Arnold Kling  

From Poverty to Prosperity Watch

Axel Leijonhufvud, Recalculati... From Intuitionism to Contraria...

Ben Casnocha is the first to write a review. An excerpt:

This is a book for people interested in economics first, entrepreneurship second, and globalization third. It's a book for people looking for contemporary insight on the ideas of people like Hayek, Drucker, Schump[e]ter, and Smith.

Note that while the ideas of those four may permeate our book, it would be wrong to suggest that our book is the place to go if you want to study Hayek, Drucker, Schumpeter, or Smith. For better or worse, we scarcely mention them. With that caveat, I think that Casnocha's review is informative, which of course means that it is far from unfriendly.

You can buy the book here. At the moment, it is not selling as well as Going Rogue, but this is only the first week of competition between the two.

Tyler Cowen gave our book a rating of self-recommending, which he elsewhere defines as

the very nature of the authors and project suggest it will be good or very good. This also often (but not always) means I haven't read it yet. I am reluctant to recommend *anything* I haven't read, but I am signaling it is very likely recommendation-worthy and I wish to let you know about it sooner rather than later.

He has not said as much about Going Rogue.

[UPDATE On Tuesday, Jonah Goldberg wrote ,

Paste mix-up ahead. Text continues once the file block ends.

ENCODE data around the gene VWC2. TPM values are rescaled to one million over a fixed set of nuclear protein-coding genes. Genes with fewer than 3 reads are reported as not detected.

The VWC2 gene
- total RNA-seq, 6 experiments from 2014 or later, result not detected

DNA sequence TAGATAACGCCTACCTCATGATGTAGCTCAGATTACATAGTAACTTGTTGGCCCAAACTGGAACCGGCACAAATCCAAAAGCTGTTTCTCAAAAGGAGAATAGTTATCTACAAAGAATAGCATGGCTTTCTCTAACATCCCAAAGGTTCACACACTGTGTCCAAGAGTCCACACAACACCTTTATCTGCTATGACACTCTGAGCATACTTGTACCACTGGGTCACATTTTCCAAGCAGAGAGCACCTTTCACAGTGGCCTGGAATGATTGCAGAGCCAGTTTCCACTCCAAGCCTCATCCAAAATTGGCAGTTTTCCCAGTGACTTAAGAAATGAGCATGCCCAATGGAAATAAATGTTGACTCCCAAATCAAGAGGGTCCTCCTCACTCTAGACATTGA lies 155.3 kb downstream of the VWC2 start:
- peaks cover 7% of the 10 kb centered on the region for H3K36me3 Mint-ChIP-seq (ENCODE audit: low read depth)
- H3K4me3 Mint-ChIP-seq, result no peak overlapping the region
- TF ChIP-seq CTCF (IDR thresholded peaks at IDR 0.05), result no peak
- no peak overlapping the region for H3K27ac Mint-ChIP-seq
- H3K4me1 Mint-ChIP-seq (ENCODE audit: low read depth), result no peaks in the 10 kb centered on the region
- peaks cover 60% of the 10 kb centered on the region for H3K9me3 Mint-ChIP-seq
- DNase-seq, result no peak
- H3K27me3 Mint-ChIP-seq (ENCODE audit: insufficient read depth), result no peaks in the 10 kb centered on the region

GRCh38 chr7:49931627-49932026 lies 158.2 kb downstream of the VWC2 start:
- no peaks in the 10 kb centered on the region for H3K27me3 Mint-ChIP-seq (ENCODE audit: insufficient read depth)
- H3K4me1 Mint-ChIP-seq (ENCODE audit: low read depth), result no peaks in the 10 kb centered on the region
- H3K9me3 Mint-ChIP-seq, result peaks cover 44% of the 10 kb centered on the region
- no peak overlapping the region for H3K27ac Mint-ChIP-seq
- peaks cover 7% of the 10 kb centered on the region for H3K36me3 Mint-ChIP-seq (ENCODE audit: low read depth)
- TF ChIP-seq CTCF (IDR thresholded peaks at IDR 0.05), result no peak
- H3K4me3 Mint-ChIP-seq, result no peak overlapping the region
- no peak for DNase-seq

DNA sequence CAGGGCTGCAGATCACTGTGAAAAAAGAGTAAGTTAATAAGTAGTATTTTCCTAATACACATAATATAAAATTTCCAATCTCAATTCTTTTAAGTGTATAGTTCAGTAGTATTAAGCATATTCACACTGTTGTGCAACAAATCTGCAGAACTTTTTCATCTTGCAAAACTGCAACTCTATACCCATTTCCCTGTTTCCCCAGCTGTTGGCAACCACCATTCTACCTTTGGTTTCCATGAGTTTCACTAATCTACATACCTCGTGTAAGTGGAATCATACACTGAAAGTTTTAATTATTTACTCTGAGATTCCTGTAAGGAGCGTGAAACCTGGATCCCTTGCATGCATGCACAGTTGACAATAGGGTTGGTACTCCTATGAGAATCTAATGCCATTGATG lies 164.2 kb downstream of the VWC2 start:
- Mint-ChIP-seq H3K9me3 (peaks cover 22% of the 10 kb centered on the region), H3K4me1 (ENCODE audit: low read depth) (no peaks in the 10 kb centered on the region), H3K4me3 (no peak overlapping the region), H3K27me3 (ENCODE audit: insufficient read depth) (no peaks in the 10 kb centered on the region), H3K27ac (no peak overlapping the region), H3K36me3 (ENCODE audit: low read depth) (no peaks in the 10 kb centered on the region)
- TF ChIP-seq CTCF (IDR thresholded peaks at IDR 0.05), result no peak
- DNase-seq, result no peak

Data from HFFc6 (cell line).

A new book co-authored by my buddy Nick Schulz (editor of The American) and Arnold Kling is out today. Pick it up with Going Rogue.

Maybe Amazon will recommend the two together.]

[UPDATE 2. Michael Barone writes,

When I got it I just intended to skim it, but found I couldn't put it down.


Comments and Sharing

COMMENTS (7 to date)
Doc Merlin writes:

Where can I buy an e-text of the book?

RL writes:

Could we have a more complete list of books Michael Barone couldn't put down?

Ben Casnocha writes:

I was surprised Drucker didn't get more explicit reference... :)

Tom Ault writes:

Arnold, is there a reason why there isn't a Kindle edition of this book? I'd have bought it soon after it came out if it had a Kindle edition, as I could easily carry it with me.

Bean_Counter writes:

it is available on the kindle:

for some reason, this is not noted on the page for the hardcopy edition.

i am still at a loss trying to understand the kindle. i got a demo the other day from a proud owner. i was left scratching my head. e.g. the page rendering takes way too long upon clicking next page. the navigation was awful. i will be happily sticking with hardcopy w/amazon prime until the bitter end.

Les writes:


Don't judge all Kindles by a bad experience with just one Kindle.

I am a very satisfied user of the Kindle 2, which suffers none of the defects you mentioned.

Bean_Counter writes:

Les: I will increase my sample size :) I am a self-admitted late adopter (first mp3 player = 2007, first hd tv = 2009). Any upside from carrying around one device as opposed to dozens of books is easily offset by the loss of intimacy with softcopy vs. hardcopy. I like to take notes and highlight....doing this virtually just doesn't cut it yet.

For non-kindle owners, Kindle for PC is now available. The major upside that I can see from this is that you can download sample chapters for free before ordering a hardcopy (i.e. it is significantly better than the LookInside feature).

I have downloaded a sample of Kling's book via Kindle for PC and definitely recommend checking it out. My hardcopy should be arriving this week.

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